Saturday, February 6, 2016

Friday Night Rentals: Iron Tank

Kinda funny that a number of games on the NES involved WWII. Whether it was Capcom's 1942 or 1943 or SNK's Iron Tank, there was something both compelling and fun about playing as a WWII vet. Maybe it was because of how clear the line was between good and evil. Fascism vs. Freedom, Allies vs. the Axis Powers. Good controls vs. confusing ones....Well, enough digression into history--let's play a video game!

I was a kid and as such I understood the basic fun of the game back then and still do today: Battling foes in a tank seems like a fun time, especially when you can plow over enemies foolish enough to run at you without benefit of a tank, their uniform their only means of cover. C'mon guys! In a battle between a 20-ton iron death machine and wool, who did you think would win? Especially since I get power ups for running over you. I mean seriously, this only works for me.  Kidding aside, rolling along and rolling over enemy soldiers never grows old in the game, and it kinda makes it a shame when enemy tanks show up and put the kibosh on your whole, "Plow'em into the ground" strategy.  You can shoot a machine gun and have a variety of tank-shell power ups to use when fighting baddies, but really, did I mention the running over Nazi's thing?

In case you hadn't guesses, you're playing an overhead tank shooter game where you, and you alone are storming Normandy. Yup, the rest of the army just couldn't be bothered to show up in this version of D Day. So it's all up to you to take the beach, wipe out the Nazis, and save the world.

Anywho, although you can fire on bad guys and the power ups are interesting, I never really got used to the way you operate the tank. Pressing the "A" button shoots the machine gun, pressing "B" launches a missile, but ALSO controls what direction your turret faces. Now, this really has some advantages when you've got a slew of enemies attacking up front and want to have a bit of a rearguard. However, I felt like I constantly had to remind myself how to control the turret so it wouldn't fire uselessly into the bushes or keeping firing at an already dead enemy. Not that it's terrible or can't be learned, just the curve feels a bit steep. I guess as a kid, renting this game felt like a steep curve then and it does now as I STILL don't have a copy of the instructions in front of me. I mean, goofing around with it a bit helps you learn well enough, but sometimes trying to get to know the control scheme of a NES game while Nazi's are shooting at you feels like a bit much.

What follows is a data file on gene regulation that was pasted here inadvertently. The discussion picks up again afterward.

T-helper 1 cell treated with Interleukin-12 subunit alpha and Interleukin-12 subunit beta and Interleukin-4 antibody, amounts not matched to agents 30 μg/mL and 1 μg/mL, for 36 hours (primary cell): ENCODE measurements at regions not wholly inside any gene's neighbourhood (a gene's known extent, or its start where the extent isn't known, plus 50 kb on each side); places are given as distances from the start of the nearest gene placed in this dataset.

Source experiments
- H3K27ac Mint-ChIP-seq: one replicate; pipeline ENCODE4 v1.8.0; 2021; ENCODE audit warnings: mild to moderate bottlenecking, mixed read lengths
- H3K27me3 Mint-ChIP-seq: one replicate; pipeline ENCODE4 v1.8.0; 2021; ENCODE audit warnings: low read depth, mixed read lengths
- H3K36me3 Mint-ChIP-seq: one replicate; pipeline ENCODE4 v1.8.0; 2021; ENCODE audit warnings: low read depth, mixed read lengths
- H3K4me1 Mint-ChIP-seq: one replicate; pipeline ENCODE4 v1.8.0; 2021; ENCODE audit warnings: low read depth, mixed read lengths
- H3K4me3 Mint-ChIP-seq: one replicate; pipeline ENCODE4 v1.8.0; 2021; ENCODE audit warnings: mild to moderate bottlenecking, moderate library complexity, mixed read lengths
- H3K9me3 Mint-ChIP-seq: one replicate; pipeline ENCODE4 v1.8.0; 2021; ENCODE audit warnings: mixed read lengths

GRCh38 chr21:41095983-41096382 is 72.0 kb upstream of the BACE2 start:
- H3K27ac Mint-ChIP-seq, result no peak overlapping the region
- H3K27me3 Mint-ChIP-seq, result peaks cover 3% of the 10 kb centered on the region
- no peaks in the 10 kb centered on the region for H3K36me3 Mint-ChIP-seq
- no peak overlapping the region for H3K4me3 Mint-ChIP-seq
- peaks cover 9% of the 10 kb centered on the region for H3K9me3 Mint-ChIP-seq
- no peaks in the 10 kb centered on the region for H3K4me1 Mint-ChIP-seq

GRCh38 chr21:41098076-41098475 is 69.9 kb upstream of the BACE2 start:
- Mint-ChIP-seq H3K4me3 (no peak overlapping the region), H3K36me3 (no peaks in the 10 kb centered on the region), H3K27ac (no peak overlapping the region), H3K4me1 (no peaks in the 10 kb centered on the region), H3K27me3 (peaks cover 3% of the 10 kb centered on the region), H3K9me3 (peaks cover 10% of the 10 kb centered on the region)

Let me take a second to point to something that I really do like about the game right off the bat, and that's the music from the game:

"Iron Tank Soundtrack"

I don't know about you, but music like this sure puts me in the mood to fight Nazi's and kick all sorts of butt in WWII.  You just gotta love the pattering snare drum beat that always seems to appear in games like this. Not only does it make the game have an underlining military feel, but accompanied by the various synthesizer crescendos, the whole thing feels like parade drill, on overdrive, in the 80's.  More specifically, an action adventure version of how WWII would have played out. I love bombastic soundtracks like this because not only do get you in the mood for the game, but they make you feel like you're playing a console version of an 80's action flick.  Tell me you can't imagine your character as some brawny muscle man with a thick accent and the capability of wielding a machine gun the size of a redwood.

Final Thoughts

I wanted to like this game a bit more when I popped it in for review, and honestly I had such a migraine this past Friday (part of the reason the review is up later) I thought it was effecting my enjoyment of playing Iron Tank. Sadly, even crushing Nazi's under tank tread can grow old. After dying over and over and over again, I found myself not so much thrown into the action as I was just trying to learn enemy patterns so that I could progress a bit further. At first I thought the game was Nintendo hard because of this. In fact, I don't remember if I made it that far playing it as a kid seeing as I likely mistook the game as one of those infamously hard games. Nope, it's just pattern recognition. Playing, dying, and repeating until you eventually reach the end.

Of course, I still found it a bit fun to play, and not just because the music was awesome (and still is).  Rather, it's because this time, as an adult, I had learned to patiently plug along. Not that I didn't memorize patterns back in the day, just that sometimes beating a game like this took greater degrees of patience then my nine year old self was willing to put up with. It almost makes me wish that as a kid I wouldn't have gotten frustrated with it so quickly.


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